Commentary: Help Children Awaiting Adoption

Commentary: Help Children Awaiting Adoption

November is National Adoption Awareness Month. Adoption can take many shapes and forms. It can be done through private attorneys or organizations or public agencies. It can place children with relatives or others within or across communities, states, and even countries. It can happen for infants, toddlers, young children, or adolescents. Adoption can look like any combination of these, but the majority of adoptions nationwide are non-relative adoptions handled by public agencies within the same community or state.

Right here in Fairfax County, 34 children in each of fiscal years 2014 and 2015 and 15 children in fiscal year 2016 were adopted from foster care according to the Department of Family Services (DFS) 2016 Annual Report. Those children were fortunate — but they represented fewer than half of all children in foster care in Fairfax County with a goal of adoption during those periods. How can we increase the chances of finding permanency for some of our most vulnerable young people?

There are dedicated people working on bettering outcomes for children available for adoption, including within DFS. DFS publicizes the fact that “more than 70 percent of … adoptive families begin as foster parents, then commit to adopting the child in their care.”

This suggests that to the extent Fairfax County currently succeeds at placing its children who are in foster care with a goal of adoption into adoptive families, it is largely through cultivation of adoptive families from among its foster families. DFS Foster Care and Adoption Specialist Amanda Macaulay says that this happens through significant and concerted efforts to provide support and training to “resource families,” families who come to DFS interested in fostering or adopting who are dual-approved — for foster care and adoption — and who are given extensive tools and ongoing training to successfully engage with children throughout what is a journey, whether the goal is family reunification or relative placement, or becomes adoption. The hope is that these resource families will feel comfortable and confident, if and when the time comes, making a natural progression to becoming adoptive families.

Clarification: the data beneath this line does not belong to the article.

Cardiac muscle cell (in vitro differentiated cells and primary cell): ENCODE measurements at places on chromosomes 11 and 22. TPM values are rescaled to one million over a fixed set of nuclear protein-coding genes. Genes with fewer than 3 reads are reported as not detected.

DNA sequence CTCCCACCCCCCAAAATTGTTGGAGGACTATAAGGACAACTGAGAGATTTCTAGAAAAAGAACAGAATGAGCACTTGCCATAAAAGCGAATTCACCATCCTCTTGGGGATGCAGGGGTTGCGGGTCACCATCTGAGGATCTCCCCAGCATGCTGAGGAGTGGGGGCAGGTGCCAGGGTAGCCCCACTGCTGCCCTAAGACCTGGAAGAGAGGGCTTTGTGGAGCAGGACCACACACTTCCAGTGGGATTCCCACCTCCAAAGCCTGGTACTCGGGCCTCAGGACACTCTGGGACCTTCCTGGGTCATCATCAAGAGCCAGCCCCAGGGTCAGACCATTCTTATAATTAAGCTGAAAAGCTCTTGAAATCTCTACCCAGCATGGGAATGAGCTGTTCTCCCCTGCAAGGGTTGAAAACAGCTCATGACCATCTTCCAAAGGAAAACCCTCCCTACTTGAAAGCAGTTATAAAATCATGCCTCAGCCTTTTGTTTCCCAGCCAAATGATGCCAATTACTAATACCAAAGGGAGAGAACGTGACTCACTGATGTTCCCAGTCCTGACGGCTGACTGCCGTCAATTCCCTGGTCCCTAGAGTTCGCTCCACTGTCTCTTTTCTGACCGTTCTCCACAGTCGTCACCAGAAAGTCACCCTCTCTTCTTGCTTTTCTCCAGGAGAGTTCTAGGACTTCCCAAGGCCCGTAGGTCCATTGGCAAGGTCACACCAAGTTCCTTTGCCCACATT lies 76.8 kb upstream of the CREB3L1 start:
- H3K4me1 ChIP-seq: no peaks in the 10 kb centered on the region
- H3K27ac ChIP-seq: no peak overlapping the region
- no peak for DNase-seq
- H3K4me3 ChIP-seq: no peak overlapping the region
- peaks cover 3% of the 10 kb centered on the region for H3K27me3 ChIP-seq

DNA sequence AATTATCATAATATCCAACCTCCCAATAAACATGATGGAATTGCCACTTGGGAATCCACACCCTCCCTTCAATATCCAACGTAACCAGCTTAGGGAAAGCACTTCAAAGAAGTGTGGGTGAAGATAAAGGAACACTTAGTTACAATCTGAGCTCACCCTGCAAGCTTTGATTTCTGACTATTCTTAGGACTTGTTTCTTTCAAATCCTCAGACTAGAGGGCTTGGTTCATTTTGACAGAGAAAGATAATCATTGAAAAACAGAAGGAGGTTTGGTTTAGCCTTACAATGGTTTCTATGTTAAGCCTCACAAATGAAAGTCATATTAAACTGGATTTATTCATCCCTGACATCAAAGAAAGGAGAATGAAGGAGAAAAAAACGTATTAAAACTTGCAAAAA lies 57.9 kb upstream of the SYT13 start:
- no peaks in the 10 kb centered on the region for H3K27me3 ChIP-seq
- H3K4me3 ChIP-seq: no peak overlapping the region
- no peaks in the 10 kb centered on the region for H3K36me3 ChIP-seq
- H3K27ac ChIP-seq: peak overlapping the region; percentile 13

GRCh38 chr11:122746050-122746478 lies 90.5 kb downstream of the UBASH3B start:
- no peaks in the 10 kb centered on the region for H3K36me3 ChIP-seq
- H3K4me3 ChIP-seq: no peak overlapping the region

In an effort to increase the size of the pool of foster families from which 70 percent of Fairfax County’s adoptive parents come, DFS works hard to disseminate information about and generate interest in fostering. DFS Community Educator/Recruiter Emma Marshall describes the work she and her colleagues do as “trying to reach as many people as possible” to convey to our communities the need for foster families and information about how fostering works. Ms. Marshall describes efforts to reach people through radio and television, newspapers and websites, neighborhood and community events, and churches and service organizations, among other avenues. Foster Parent Ambassadors play a key role in extending DFS’s reach; DFS trains some of its foster parents to serve in community outreach roles, talking formally and informally with friends, neighbors, and others in the community about what being a foster family really means and how they can get involved. Getting more families in the door is critical to increasing the numbers of children moving from foster care to adoption when that is the goal.

The crucial work of DFS staff and people in other professional and volunteer organizations working with children to secure permanency, to create “forever families,” can be leveraged through efforts by the rest of us. Beyond having read this article, what can you do during National Adoption Awareness Month to further your own awareness or increase the awareness of others?

  • Attend a DFS information session, held on the second Monday of each month.

  • Call the DFS Foster Care and Adoption Unit to find out more about the program or ask specific questions.

  • Talk to family, friends, neighbors, and colleagues about adoption in all its forms, and encourage them to educate themselves about the need for resource families right here in Fairfax County.

  • Contact the Fairfax CASA (Court Appointed Special Advocate) office to ask about becoming a volunteer CASA or contributing to the mission in other ways.

  • Go to if you are interested in opening your home to one of the many wonderful children awaiting adoption here in Virginia.

All children deserve safe and loving homes.